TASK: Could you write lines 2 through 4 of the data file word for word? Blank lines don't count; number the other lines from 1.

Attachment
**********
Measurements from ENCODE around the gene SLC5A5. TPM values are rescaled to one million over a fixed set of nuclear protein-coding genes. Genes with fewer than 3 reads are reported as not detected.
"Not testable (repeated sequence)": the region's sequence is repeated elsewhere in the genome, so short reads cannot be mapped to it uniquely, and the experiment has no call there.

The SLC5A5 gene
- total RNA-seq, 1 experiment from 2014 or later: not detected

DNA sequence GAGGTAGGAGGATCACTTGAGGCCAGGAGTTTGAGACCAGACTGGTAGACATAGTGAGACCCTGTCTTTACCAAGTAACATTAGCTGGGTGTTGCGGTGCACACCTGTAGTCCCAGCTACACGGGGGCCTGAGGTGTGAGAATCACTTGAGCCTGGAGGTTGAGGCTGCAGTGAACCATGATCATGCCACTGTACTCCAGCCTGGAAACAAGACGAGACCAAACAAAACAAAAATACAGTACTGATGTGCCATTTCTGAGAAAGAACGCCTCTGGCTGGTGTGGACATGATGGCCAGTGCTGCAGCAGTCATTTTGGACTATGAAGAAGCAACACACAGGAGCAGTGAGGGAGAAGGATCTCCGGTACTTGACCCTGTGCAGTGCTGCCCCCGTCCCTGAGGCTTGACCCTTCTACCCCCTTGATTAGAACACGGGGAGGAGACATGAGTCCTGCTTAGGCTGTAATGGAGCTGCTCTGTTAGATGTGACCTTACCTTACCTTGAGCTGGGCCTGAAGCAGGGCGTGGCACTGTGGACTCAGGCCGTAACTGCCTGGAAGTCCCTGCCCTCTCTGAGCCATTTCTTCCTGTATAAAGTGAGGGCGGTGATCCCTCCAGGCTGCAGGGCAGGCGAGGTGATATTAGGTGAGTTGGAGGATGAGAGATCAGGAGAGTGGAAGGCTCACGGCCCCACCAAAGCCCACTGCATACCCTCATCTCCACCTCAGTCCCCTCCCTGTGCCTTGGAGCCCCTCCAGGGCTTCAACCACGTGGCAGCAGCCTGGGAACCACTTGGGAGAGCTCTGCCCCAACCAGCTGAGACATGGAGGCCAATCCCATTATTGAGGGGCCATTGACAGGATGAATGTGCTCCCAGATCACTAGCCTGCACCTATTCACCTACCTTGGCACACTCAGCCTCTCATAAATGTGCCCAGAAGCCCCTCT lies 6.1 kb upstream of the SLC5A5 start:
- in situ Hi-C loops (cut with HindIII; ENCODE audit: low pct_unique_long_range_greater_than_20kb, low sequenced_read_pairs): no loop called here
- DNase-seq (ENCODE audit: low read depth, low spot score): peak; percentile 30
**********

"Not testable (repeated sequence)": the region's sequence is repeated elsewhere in the genome, so short reads cannot be mapped to it uniquely, and the experiment has no call there.

The SLC5A5 gene
- total RNA-seq, 1 experiment from 2014 or later: not detected